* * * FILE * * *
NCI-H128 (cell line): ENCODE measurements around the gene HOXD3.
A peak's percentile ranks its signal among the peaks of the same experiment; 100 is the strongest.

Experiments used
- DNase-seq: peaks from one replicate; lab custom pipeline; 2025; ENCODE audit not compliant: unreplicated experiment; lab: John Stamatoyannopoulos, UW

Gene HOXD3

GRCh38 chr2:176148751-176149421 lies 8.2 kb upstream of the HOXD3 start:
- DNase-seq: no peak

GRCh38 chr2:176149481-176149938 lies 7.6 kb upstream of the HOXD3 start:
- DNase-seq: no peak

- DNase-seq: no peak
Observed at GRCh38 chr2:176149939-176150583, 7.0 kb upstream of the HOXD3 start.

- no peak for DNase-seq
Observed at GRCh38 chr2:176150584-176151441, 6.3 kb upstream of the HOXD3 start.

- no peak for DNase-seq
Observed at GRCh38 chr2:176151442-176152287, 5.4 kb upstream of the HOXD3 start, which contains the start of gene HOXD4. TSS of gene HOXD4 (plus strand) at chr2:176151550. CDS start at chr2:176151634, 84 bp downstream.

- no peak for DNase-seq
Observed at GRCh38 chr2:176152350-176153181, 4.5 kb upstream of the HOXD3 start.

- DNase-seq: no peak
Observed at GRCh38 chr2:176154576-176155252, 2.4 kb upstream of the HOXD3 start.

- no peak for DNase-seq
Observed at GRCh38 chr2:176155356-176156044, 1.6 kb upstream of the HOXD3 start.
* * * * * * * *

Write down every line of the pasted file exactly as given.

NCI-H128 (cell line): ENCODE measurements around the gene HOXD3.
A peak's percentile ranks its signal among the peaks of the same experiment; 100 is the strongest.

Experiments used
- DNase-seq: peaks from one replicate; lab custom pipeline; 2025; ENCODE audit not compliant: unreplicated experiment; lab: John Stamatoyannopoulos, UW

Gene HOXD3

GRCh38 chr2:176148751-176149421 lies 8.2 kb upstream of the HOXD3 start:
- DNase-seq: no peak

GRCh38 chr2:176149481-176149938 lies 7.6 kb upstream of the HOXD3 start:
- DNase-seq: no peak

- DNase-seq: no peak
Observed at GRCh38 chr2:176149939-176150583, 7.0 kb upstream of the HOXD3 start.

- no peak for DNase-seq
Observed at GRCh38 chr2:176150584-176151441, 6.3 kb upstream of the HOXD3 start.

- no peak for DNase-seq
Observed at GRCh38 chr2:176151442-176152287, 5.4 kb upstream of the HOXD3 start, which contains the start of gene HOXD4. TSS of gene HOXD4 (plus strand) at chr2:176151550. CDS start at chr2:176151634, 84 bp downstream.

- no peak for DNase-seq
Observed at GRCh38 chr2:176152350-176153181, 4.5 kb upstream of the HOXD3 start.

- DNase-seq: no peak
Observed at GRCh38 chr2:176154576-176155252, 2.4 kb upstream of the HOXD3 start.

- no peak for DNase-seq
Observed at GRCh38 chr2:176155356-176156044, 1.6 kb upstream of the HOXD3 start.